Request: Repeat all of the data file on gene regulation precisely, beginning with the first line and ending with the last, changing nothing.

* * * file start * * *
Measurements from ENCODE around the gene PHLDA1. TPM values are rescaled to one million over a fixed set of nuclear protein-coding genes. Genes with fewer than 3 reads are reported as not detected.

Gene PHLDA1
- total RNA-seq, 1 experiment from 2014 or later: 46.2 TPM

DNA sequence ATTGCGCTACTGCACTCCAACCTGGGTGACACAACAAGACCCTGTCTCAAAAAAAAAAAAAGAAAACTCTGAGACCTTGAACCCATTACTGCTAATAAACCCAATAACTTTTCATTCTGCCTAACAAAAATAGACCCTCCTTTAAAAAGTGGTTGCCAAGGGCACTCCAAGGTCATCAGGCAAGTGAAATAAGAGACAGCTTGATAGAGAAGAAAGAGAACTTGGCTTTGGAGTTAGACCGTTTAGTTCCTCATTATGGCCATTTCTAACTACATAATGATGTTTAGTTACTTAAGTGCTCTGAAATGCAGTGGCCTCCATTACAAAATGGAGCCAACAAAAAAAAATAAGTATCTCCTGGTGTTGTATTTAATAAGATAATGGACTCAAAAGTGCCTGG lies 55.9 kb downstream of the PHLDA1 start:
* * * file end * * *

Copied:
Measurements from ENCODE around the gene PHLDA1. TPM values are rescaled to one million over a fixed set of nuclear protein-coding genes. Genes with fewer than 3 reads are reported as not detected.

Gene PHLDA1
- total RNA-seq, 1 experiment from 2014 or later: 46.2 TPM

DNA sequence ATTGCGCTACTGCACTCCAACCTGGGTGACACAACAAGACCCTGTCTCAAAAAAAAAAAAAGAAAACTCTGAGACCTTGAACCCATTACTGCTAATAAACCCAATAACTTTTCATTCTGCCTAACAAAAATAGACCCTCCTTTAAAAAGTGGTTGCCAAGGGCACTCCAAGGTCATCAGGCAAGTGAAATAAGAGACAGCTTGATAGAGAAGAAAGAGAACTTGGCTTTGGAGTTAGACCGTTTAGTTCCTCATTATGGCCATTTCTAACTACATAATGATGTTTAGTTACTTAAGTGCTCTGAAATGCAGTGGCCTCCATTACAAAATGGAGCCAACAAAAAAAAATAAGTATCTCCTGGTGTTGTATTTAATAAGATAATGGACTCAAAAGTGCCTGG lies 55.9 kb downstream of the PHLDA1 start: